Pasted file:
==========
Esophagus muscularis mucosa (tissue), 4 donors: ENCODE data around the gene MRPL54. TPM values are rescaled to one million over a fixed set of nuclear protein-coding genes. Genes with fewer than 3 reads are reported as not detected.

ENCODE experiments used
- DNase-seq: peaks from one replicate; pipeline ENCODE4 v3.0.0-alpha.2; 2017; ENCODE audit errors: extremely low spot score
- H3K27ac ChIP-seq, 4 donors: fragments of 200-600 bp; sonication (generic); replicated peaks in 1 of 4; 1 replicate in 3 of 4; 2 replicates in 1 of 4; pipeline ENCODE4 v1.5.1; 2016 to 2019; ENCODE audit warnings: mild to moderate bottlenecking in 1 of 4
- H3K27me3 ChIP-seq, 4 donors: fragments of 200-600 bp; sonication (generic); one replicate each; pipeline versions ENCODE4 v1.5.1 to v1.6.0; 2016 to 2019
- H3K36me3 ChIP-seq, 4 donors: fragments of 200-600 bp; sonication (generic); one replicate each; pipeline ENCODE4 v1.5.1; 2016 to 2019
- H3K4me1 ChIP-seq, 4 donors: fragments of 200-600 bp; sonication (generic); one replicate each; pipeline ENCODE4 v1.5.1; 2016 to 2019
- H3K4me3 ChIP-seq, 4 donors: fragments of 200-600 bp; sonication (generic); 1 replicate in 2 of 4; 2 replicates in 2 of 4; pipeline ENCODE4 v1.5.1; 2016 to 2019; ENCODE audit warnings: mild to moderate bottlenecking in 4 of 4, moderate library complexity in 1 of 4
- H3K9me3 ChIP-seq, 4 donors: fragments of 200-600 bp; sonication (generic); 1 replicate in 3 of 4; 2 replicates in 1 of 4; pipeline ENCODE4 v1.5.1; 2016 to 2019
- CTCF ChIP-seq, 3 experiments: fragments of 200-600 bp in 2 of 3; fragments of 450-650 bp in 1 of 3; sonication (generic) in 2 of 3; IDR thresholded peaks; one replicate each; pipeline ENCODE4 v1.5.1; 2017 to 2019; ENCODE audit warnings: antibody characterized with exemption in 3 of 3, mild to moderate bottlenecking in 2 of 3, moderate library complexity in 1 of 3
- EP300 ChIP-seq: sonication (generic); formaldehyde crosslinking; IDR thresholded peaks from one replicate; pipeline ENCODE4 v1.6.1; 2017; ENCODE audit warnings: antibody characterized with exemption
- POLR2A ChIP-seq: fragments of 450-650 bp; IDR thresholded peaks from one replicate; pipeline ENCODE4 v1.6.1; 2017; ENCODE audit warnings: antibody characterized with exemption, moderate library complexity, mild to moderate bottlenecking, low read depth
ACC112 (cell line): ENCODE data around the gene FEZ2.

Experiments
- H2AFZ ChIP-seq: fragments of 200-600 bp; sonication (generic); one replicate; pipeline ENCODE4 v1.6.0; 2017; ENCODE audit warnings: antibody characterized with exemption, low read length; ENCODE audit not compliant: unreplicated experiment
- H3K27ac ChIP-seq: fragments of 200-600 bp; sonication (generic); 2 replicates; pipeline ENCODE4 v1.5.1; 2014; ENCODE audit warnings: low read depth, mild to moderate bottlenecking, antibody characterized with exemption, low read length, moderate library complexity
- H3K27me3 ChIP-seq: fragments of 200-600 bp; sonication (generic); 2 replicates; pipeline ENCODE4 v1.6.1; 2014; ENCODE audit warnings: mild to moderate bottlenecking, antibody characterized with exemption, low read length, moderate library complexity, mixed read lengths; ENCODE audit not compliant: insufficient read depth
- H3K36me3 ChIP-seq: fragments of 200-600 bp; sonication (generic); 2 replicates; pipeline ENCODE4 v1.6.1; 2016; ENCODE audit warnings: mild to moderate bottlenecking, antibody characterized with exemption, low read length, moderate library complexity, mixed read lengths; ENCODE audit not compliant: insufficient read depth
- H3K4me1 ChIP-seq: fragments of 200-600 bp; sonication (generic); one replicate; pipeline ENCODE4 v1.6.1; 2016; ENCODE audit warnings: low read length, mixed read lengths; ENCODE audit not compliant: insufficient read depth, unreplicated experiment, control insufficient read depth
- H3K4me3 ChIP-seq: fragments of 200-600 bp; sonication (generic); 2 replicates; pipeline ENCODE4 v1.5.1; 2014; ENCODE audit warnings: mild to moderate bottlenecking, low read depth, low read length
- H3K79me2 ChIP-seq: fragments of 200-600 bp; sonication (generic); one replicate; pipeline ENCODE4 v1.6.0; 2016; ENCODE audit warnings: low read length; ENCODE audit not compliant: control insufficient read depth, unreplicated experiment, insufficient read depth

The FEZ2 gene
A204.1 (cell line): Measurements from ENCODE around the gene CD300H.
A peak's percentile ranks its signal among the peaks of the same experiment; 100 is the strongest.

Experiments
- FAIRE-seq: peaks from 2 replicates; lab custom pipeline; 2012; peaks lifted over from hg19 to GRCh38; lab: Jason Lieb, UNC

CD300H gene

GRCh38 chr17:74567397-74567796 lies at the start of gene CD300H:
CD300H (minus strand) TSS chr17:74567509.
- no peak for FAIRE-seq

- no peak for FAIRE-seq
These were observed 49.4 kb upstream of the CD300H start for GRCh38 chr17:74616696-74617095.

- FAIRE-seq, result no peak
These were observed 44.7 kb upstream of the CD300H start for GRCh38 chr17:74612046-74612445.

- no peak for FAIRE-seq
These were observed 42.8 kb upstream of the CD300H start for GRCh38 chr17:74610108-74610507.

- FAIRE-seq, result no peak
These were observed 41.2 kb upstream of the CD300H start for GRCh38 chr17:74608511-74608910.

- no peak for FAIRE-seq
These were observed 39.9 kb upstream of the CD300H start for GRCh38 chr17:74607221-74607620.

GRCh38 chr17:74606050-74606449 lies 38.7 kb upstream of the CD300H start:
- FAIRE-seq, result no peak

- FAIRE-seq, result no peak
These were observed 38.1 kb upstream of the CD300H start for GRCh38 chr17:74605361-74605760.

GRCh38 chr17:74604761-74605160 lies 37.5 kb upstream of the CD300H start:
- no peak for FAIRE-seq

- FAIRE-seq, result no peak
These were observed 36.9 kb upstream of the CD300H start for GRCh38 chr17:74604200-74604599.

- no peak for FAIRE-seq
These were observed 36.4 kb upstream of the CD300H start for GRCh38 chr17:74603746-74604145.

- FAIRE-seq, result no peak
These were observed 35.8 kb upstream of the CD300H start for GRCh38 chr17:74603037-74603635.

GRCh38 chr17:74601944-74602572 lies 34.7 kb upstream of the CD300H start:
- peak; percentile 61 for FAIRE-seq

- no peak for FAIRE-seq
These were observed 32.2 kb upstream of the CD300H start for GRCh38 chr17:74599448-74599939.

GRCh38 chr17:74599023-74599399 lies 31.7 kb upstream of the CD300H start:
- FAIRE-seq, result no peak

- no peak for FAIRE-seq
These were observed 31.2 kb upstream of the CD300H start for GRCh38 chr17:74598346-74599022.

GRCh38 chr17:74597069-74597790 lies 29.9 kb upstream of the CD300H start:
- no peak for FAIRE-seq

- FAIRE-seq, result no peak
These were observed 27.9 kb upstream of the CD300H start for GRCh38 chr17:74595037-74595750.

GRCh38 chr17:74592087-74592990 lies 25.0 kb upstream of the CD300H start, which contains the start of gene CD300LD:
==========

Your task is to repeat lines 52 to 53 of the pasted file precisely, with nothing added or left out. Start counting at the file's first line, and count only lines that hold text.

These were observed 35.8 kb upstream of the CD300H start for GRCh38 chr17:74603037-74603635.

GRCh38 chr17:74601944-74602572 lies 34.7 kb upstream of the CD300H start: